Way back in 1990, I was in the University of Calgary bookstore one afternoon buying books for my winter semester courses. I bumped into another student, who was working on her Master’s thesis in the Department of Archaeology. We started talking and I found out that her research was a review of the ethnobotany of the Blackfoot people on the Peigan Reserve in southern Alberta. Work had already been undertaken by previous researchers but she was revisiting the topic with a number of Elders. It was a new topic for me and I was fascinated as I listened to her talking about her work with the Elders. I was still an undergrad in archaeology at that time and had no idea that humanity’s use of plants was an area of study or that it was possible to do such research for a Master’s project in archaeology.
I mentioned that my mother, from the Bigstone Cree Nation in northern Alberta, had told me stories about plant use that she remembered from her childhood. For example, my mother fell into a campfire at the age of four and was badly burned on the left side of her neck, under her chin and down to the top of her chest. They were in the bush and her grandmother immediately set out doctoring her with a poultice she made from plants that she gathered from the forest around them. As an adult, my mother had a large patch of freckled skin that I could trace an outline around, the only remnant scarring from her bad childhood burn. There were other stories too, about picking berries and other edible plants and about the things her father made from resources he found in the boreal forest country all around the reserve. The Masters student became excited about what I told her and suggested that I do some research to see if it could be possible to do an ethnobotanical study myself on Cree plant use.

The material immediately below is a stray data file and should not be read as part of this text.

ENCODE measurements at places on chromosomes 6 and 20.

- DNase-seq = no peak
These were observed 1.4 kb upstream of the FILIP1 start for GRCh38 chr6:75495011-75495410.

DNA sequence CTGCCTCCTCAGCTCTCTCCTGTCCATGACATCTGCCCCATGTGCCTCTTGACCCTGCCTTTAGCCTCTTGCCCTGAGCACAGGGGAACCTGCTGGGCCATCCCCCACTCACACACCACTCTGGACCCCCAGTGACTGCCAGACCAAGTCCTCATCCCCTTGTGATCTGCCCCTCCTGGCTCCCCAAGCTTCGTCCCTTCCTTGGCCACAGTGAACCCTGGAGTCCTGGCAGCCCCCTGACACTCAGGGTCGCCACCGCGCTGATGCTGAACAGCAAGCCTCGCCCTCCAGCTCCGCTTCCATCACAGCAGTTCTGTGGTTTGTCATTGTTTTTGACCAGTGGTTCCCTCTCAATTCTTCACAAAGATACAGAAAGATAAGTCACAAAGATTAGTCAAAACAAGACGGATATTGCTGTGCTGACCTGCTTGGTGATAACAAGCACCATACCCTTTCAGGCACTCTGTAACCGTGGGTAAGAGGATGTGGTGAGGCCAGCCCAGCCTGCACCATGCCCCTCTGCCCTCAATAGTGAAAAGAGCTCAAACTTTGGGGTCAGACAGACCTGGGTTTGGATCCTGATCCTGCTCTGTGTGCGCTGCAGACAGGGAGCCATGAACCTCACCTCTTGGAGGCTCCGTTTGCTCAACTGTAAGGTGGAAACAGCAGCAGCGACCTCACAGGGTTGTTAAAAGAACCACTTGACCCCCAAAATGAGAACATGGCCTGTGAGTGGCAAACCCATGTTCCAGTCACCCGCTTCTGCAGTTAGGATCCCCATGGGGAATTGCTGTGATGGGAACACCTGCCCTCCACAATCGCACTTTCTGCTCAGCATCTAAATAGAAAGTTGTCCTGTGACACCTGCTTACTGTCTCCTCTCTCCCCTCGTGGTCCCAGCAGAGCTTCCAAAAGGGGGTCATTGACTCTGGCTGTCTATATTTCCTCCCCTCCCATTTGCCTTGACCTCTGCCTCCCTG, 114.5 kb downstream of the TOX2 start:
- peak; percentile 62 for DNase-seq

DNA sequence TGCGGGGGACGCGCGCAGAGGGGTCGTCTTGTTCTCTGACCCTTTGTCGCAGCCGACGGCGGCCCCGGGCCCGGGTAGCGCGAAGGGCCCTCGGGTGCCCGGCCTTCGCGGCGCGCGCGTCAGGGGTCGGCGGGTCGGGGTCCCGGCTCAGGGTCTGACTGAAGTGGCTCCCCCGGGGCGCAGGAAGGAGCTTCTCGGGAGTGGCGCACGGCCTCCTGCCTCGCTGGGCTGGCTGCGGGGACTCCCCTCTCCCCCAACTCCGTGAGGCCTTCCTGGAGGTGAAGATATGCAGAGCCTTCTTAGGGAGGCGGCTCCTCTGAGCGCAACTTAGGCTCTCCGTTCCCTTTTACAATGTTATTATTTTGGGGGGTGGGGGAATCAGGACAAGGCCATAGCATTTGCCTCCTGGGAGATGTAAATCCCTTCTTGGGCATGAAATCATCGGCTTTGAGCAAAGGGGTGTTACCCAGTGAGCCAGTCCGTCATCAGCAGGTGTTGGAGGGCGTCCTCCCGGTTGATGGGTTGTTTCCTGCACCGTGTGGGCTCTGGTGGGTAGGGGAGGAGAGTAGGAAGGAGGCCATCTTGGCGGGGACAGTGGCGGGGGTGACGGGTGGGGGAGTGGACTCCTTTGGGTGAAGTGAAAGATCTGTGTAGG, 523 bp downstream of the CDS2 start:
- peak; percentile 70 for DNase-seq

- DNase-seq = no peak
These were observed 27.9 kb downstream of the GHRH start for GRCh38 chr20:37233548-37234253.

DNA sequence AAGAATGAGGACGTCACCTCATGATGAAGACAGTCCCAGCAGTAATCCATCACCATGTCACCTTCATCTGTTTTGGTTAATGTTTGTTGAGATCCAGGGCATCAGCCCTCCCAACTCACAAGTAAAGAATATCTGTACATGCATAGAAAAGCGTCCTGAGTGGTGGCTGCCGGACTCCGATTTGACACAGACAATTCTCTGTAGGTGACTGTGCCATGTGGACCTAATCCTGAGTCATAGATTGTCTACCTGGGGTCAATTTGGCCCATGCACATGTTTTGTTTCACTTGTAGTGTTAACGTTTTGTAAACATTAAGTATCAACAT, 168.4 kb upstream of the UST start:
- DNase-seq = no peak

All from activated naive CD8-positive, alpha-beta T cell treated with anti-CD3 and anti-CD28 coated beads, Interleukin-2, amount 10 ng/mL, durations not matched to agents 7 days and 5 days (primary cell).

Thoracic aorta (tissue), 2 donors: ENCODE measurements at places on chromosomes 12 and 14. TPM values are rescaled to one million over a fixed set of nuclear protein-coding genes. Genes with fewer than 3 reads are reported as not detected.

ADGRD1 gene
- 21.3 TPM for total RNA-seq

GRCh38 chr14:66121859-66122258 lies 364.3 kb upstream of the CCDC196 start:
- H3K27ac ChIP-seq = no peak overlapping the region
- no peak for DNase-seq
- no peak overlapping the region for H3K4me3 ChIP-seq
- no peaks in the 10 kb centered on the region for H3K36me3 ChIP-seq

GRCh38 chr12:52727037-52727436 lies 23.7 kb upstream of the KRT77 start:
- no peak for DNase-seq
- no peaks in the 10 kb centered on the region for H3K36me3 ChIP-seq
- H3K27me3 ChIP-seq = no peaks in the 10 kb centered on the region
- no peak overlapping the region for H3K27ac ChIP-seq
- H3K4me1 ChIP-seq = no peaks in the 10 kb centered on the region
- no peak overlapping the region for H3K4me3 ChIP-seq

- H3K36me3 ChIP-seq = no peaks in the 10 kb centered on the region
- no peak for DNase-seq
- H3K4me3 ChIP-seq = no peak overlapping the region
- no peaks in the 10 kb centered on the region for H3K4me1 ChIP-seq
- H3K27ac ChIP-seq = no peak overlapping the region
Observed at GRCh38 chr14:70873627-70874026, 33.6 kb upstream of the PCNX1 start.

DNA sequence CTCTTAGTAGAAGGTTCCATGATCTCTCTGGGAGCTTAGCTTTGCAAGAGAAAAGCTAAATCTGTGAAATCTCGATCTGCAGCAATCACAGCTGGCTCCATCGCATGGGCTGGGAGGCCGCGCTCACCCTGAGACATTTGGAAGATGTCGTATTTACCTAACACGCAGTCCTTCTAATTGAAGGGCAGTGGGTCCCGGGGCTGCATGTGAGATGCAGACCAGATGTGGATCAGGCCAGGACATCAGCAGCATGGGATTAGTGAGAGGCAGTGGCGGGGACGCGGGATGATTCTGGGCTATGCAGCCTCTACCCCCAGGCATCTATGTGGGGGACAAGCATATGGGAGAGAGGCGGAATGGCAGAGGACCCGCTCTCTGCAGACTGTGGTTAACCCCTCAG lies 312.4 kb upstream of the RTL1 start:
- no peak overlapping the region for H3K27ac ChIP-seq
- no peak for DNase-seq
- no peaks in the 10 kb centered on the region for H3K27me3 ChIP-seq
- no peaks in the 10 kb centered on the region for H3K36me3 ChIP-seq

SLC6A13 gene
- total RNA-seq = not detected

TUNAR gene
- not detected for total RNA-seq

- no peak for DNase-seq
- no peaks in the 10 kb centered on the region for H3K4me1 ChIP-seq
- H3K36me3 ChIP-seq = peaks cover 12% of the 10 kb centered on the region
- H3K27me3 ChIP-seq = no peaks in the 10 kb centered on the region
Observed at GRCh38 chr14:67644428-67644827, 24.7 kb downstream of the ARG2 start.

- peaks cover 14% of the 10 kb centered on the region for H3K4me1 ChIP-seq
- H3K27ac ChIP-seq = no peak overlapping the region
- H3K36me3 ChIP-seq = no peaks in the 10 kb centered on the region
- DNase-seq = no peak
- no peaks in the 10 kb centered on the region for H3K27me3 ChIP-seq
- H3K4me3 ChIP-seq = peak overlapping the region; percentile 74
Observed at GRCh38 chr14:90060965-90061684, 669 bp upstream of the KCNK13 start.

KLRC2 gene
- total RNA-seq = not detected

I was hooked and quickly found out that there were no ethnobotanical studies from a northern Cree, First Nation community in Alberta. There were a couple of small-scale studies that had been done on Plains Cree plant use and plant use by the Nakoda people from Morley. The Blackfoot use of plants was the most studied First Nation use of plants in the province at that time. When I finished my Undergrad degree I submitted a proposal for an ethnobotanical research project to the Master’s program in the Department of Archaeology at the University of Calgary. It was accepted. The perspective was archaeological. When people use plants for any purpose there are waste parts that do not get used, or there are special parts that may be cached for later use. How did people dispose of the unwanted bits and how did they cache the useful bits? Where did they go to collect plants? There are many questions that have implications for what might be found in the archaeological record. This was one of the ideas to explore with the study. Such studies often yield what I call ‘shopping lists’ of plants. I wanted to explore other areas that such information could be applied to. In the end, my ‘shopping list’ contained sixty-three plants, many with multiple uses.
At the time of my study (1992, 1993) many of the people with traditional knowledge were quite old. I collected all the information I could, but much had been lost already. What was very interesting was how much the Elders knew and how many of them gave me the same information, independently of one another. I was careful to tell them that I did not want any quantities or recipes for any plants, just the name of the plant, how it was collected and which part, how it was used in a general description, and how it was disposed of. There was a lot of sensitivity about the information I was seeking. More on this later.